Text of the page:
Home purchasing

Most buyers will now consider a new home’s energy use before buying, says Savills

The majority (77%) of buyers say that the potential energy consumption of their next home has become more important to them, a clear sign that the rising cost of living is at the forefront of buyers’ concerns, according to the property company Savills. .

Savills’ survey of 1,000 buyers and sellers found that for the majority (62%) recent interest rate hikes and the rising cost of living had yet to affect their budget for their next house.

However, buyers are now looking to cut costs in other ways by placing more emphasis on the potential running costs of their next home.

The squeeze is most felt at the lower end of the housing market, where a reduction in discretionary spending is much more difficult.

Among those looking to buy a property under £500,000, the vast majority (82%) of respondents said energy consumption was now a more important consideration.

Frances McDonald, research analyst at Savills said: “With energy bills and inflation dominating the headlines, it’s no surprise that potential buyers are starting to think about more than the price of their next property. Our previous survey of buyers and of Sellers in April also pointed out that a property’s EPC rating played an important role in decision-making for more than two-thirds of respondents.

“And, six in ten buyers (59 percent) would be willing to pay more for a home if 75 percent of its energy came from renewable sources.”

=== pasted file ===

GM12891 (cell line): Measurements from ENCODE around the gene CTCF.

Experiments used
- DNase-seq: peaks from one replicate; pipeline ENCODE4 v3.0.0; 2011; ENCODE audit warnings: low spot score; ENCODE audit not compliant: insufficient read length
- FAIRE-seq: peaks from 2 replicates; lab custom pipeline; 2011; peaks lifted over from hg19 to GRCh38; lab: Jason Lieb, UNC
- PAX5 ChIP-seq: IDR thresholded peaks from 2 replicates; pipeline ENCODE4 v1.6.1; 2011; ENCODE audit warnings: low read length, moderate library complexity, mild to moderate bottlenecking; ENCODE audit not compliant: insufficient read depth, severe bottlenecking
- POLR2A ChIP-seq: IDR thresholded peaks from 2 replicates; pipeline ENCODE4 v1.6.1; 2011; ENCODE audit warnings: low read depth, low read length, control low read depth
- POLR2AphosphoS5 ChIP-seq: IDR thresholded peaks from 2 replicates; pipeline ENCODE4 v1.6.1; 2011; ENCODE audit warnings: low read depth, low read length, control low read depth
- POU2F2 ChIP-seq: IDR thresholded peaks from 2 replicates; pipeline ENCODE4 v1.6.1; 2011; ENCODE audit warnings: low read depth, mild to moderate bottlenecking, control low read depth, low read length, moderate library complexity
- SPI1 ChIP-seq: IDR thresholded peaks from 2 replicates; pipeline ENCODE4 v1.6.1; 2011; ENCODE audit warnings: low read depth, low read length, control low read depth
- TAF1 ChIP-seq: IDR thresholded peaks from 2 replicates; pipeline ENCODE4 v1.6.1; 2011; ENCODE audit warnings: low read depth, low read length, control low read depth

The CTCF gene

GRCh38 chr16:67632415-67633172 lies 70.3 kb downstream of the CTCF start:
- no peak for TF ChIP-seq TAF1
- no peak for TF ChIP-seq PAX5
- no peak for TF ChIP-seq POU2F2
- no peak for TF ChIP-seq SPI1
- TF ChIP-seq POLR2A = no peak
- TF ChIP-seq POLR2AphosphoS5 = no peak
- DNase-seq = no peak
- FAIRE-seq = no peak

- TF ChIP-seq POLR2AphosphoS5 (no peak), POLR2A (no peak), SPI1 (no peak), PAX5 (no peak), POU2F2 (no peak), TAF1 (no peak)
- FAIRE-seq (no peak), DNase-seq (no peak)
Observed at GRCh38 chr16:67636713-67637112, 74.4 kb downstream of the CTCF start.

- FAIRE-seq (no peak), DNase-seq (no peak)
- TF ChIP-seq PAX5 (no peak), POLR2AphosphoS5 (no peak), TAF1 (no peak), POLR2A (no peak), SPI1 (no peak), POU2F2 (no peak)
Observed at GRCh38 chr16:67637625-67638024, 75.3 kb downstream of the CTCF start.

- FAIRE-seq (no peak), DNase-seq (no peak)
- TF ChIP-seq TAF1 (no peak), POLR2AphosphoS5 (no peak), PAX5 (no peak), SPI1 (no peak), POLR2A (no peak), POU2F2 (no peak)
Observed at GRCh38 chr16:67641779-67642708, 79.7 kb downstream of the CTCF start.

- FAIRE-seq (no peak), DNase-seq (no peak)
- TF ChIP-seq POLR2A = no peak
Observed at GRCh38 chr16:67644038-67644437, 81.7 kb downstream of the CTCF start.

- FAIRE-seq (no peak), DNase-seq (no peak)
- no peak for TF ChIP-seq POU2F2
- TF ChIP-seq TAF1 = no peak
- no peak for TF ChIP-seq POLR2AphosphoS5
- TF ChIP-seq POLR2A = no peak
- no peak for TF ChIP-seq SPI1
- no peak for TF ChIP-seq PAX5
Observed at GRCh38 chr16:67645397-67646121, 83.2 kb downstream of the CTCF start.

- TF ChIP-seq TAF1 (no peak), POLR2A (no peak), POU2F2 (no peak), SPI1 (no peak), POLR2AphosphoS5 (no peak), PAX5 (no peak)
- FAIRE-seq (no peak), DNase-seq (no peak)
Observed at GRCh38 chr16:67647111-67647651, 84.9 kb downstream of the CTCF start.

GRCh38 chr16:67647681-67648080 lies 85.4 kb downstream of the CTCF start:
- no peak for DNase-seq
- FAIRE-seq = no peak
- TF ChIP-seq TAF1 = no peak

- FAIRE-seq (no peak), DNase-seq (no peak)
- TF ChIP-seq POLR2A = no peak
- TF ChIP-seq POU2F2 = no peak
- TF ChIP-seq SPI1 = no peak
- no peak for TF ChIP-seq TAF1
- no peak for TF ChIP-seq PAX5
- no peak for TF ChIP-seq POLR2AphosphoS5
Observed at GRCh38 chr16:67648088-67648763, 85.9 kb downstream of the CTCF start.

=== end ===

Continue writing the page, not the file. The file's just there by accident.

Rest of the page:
But when asked what energy-efficiency upgrades have been considered over the past year, it’s clear that barriers remain to implementing some of the most effective solutions. While a quarter of people had investigated the installation of solar panels, only 5% had actually undertaken the work.

Similarly, about a fifth had studied air source heat pumps and geothermal heat pumps, but only 4 and 2% respectively had undertaken the work.

“Buyers are starting to think a lot more about energy efficiency improvements, but the simple solutions, such as energy-efficient lighting or replacement boilers, are the most likely to have been investigated or implemented. because the cost is more manageable, the return on investment is more immediate.And, although studied by a higher proportion, few have so far made the most difficult and expensive improvements, including pumps air or geothermal heat and solar panels.

“Even with the Energy Price Guarantee coming into effect, household bills are rising and the payback time for improvements is rapidly shrinking. But, as more and more emphasis is placed on the energy performance of our homes, it will not only be on a long-term saving on running costs, but also on the sustainability of its value,” added Ms. McDonald.